Andrei Merkuriev’s verity – the birth of the image of a New Man
“World megastar of ballet art” or “king of dance” – no epithet will suffice to describe Andrei’s art. He lives on the stage to the full power of his talent, floating over the mediocrity, over time and epoch. Every of his appearances is an ascent to the Olympus of high art. Andrei Merkuriev possesses a rare performing gift that manifests itself in an awesome force of impact, deep psychological insight and dimensionality. The major stages of the world have witnessed his triumphant performances, his talent of transfiguration, staggering dramatic acting and flamboyant charisma. With each appearance of the dancer on the stage we behold the appearance of a Personality. It is his artistry that makes him distinguished, his ability to get imbued into the role, to express his inner experiences with absolute emotionality. It is his legend and sacred enigma.
The name of Andrei Merkuriev is already enshrined into the golden history of the Russian ballet. His creative work and role interpretations belong to the national treasures of Russia, of the world. His name has become one of the symbols of modern Russian ballet and the Russian seasons of the 21st century. It is not easy to discern a genius in a fellow. Andrei Merkuriev is a complete genius. Thanks to the depth and veracity of the personages he creates, his name will once stand next to world heritage names as Vatzlav Nijinsky, Leonid Myasin, Rudolf Nureyev and Vladimir Vasiliev due to his ultimate in-depth and truthful images.
His life is a quest for the truth through dance. His life credo is ”dance or die” and “I dance, hence I live”. Merkuriev has learned to comprehend the truth with the language of choreography by using his body as a fine-tuned instrument like a Stradivarius. As dancer and choreographer he acts in the most subtle area – the domain of intellectual emotions and feelings. He stirs our conscience and our souls, his dance burns our hearts. Philosophers admit the truth does not exist on its own; it is not something that is given and frozen for ages. The truth can be only revealed and comprehended through the process of creation; the truth has to be conceived.
As follower and disciple of Alla Sigalova, an outstanding modern choreographer, Andrei applies her creed on stage and transforms himself into a source of energy constantly generating emotions that involve us all. He is the master of the stage: the audience’s attention always centers on him when he appears. Thus when Andrei Merkuriev shows up as Drosselmeyer in the ballet “The Nutcracker” after the monotonous beginning, the children genuinely burst out with emotions. Children are the most sensitive indicators and they readily open their souls to a sincere performer.
Sincerity is the highest value of our time, the main commodity in the age of our consumerist society. Merkuriev sets such a high standard of sincerity, that you will always miss him while watching any other ballet performance. His talent’s versatility makes him the nerve of our time, a naked soul.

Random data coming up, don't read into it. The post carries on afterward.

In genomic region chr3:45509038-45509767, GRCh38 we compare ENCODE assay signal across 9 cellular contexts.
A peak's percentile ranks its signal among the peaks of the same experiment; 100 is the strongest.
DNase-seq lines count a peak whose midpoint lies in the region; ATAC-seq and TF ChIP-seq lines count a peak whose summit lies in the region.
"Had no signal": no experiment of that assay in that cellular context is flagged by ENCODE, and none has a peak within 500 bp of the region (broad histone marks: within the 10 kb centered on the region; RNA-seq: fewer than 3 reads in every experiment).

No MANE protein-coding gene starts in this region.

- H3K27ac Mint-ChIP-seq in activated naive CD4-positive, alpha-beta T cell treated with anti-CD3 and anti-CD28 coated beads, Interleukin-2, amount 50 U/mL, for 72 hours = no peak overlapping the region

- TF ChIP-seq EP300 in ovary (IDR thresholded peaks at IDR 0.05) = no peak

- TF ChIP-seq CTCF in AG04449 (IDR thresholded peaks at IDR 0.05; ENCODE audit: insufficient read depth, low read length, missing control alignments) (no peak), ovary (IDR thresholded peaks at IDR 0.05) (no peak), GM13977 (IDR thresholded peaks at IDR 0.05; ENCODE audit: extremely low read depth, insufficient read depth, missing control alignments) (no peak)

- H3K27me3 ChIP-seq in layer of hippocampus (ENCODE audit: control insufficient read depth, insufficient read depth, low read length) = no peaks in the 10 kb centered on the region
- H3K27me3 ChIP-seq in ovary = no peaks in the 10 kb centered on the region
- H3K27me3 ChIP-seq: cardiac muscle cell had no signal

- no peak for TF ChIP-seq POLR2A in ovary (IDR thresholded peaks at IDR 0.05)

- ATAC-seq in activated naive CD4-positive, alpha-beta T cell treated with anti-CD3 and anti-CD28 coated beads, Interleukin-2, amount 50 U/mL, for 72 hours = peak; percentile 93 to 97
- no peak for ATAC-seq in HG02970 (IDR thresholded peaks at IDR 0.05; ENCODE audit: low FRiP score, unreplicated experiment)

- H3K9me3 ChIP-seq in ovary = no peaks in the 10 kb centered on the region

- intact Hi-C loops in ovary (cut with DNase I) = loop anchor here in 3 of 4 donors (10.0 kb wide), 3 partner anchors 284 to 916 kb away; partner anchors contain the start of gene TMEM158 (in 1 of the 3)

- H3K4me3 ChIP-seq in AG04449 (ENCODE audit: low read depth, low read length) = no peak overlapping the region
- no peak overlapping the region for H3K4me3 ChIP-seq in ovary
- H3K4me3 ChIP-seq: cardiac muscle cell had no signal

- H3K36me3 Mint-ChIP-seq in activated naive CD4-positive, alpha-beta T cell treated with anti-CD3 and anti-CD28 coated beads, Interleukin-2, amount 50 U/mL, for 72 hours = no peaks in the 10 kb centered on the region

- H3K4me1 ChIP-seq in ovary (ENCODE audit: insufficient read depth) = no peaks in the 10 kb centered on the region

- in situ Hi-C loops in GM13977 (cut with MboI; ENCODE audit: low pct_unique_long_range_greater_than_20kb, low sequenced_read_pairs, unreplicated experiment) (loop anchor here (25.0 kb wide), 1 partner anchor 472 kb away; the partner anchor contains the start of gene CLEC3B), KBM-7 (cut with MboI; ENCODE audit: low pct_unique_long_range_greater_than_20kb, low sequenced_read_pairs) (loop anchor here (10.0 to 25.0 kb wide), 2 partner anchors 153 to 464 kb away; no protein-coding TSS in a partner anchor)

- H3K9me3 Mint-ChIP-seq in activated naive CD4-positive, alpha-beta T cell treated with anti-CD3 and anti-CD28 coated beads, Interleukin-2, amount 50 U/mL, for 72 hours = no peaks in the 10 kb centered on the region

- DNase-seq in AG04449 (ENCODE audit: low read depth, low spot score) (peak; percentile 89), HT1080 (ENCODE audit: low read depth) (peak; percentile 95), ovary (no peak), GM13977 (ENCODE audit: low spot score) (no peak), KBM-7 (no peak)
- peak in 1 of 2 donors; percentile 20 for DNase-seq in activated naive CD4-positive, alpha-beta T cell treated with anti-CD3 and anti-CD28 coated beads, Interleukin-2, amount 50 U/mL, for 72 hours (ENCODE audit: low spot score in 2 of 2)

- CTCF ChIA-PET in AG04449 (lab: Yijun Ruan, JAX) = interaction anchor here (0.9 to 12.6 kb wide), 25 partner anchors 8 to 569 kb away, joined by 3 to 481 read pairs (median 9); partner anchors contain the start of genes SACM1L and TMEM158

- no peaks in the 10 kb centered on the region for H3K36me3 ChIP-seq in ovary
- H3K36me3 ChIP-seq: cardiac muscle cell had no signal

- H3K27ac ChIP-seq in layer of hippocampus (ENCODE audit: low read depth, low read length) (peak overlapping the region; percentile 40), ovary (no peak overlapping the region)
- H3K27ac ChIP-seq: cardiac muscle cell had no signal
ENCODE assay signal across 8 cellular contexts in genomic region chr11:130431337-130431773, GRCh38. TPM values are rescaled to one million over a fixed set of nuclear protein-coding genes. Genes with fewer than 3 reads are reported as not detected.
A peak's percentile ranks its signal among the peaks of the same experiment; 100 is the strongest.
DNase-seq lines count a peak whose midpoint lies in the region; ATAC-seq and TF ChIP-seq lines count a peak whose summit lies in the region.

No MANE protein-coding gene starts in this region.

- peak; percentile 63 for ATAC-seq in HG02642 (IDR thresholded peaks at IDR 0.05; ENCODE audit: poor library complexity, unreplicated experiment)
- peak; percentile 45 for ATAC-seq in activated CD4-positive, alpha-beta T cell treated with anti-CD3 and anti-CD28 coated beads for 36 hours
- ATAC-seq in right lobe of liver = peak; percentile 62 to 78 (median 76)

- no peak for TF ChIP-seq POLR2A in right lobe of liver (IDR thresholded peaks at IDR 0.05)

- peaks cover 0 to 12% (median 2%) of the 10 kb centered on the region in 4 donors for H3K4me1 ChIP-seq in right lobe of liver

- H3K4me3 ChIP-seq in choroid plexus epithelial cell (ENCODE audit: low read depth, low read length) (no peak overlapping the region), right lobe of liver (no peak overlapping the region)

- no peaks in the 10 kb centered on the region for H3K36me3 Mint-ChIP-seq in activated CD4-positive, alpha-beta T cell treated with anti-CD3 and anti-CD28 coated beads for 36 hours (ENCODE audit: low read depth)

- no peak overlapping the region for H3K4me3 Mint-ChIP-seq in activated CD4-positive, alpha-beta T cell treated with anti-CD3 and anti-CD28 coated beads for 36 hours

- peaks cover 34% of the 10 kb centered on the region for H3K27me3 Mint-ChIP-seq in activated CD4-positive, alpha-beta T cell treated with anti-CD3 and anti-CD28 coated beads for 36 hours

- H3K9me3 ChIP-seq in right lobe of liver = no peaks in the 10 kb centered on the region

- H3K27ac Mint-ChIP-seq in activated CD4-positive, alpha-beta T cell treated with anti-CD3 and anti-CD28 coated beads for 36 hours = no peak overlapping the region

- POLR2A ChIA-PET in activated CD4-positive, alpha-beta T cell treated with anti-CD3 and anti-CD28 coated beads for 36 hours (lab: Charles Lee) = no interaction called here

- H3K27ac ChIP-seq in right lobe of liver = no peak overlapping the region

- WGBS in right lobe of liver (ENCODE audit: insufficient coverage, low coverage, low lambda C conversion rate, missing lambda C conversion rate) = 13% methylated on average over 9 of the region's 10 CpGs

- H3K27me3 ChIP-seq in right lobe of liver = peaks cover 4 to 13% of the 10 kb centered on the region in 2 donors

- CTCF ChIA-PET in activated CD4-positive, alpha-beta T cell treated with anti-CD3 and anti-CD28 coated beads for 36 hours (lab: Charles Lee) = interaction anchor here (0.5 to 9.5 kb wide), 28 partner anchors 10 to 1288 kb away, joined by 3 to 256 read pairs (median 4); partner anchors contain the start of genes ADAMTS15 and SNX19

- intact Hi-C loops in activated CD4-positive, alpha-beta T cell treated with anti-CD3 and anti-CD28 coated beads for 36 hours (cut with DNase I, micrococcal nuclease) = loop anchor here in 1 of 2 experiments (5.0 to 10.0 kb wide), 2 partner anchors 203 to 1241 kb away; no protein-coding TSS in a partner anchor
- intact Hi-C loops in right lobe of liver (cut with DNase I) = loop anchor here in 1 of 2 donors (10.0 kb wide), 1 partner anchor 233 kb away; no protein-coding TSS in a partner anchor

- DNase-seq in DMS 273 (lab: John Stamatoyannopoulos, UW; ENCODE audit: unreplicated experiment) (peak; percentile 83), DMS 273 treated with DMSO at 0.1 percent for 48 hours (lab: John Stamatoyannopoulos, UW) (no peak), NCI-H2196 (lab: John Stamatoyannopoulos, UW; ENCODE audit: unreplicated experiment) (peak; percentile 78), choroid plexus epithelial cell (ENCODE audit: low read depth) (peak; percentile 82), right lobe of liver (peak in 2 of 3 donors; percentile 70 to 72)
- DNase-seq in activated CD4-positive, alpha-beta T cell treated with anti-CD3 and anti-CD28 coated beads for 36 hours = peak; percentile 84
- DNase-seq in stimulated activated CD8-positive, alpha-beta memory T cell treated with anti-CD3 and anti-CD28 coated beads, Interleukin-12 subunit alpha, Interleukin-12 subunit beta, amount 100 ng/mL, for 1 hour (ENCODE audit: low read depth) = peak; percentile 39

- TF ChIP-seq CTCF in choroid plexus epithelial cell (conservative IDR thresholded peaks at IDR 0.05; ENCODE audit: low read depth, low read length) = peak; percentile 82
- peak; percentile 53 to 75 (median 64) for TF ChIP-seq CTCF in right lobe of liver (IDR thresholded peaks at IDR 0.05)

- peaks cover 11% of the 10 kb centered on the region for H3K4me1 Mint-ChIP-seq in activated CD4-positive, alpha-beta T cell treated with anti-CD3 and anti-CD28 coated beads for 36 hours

As a real genius Andrei makes of every stage appearance a puzzling magic. But dance for Merkuriev is neither a ritual nor an observation of eternally frozen traditions, but an embodiment of a living experiment. Call it “the dance of the dances”. Thus, the variations of the exit of Duke Alberto in “Giselle” in Merkuriev style have become emblematic for the Bolshoi Theater (Giselle is one of the oldest performances and interpretations are strictly limited.)
The ballet “Yell’ is Andrei Merkuriev’s debut as choreographer and as stage director. Only such a great master as Merkuriev could have accepted to attempt the stage adaptation and direction of Alexander Zinoviev’s novel. Zinoviev as writer is a herculean challenge that can be taken up only by a real Personality, or, to put it with Zinoviev, by a “new Man”, a human of a new kind.
One of the specificities of “Go to the Golgotha’ is its genre of a sociological novel that was first created and prodigiously applied by Alexander Zinoviev. The direction of a sociological novel is the second challenge met by Andrei Merkuriev as a choreographer.
Andrei has already taken part in a performance that could be called “sociological ballet”: “The apartment” by Mats Ek portrays the sanctum of communality, e.g. the sphere of human reproduction and survival, the “jungle” of basic instincts. The ballet’s language is passionate, carnal and very physiological, and the depersonalized characters perform as social functions where as ”social atoms”, they mark the lines of a coordinate system. Hence the philosophy of daily life, of daily routine where the heroes of history of humankind are simple mortals who mimic themselves. The performers, like galvanic cells, enzymes of live art, truthfully convey the atmosphere of the everyday fuss.
In spite of the fact that objects form the basis of the plot, this is not a saga about consumerist society. Consumerism performs the role of the sacred marking of the society with its holy pantheon of the hearth and home archetypes. It is the privacy which presents the central issue in our troubled 21st century; the final bastion which safeguards the habitat and existence of individuals.
“Yell” is a rather short ballet in terms of the time length, like “Le Sacré du Printemps”, “Carmen Suite or “Apollo Musagète”. Like these brisk lightning-like choreographical masterpieces, “Yell” has a very dense message that is more voluminous that its real chronometrical value.
In all character roles presented by Merkuriev there is healing, catharsis, revelation. And an answer to the most crucial question: about the meaning of life.
Enjoy watching Andrei Merkuriev, don’t stay impartial, believe him – he will help you to discover and comprehend the beauty of the world!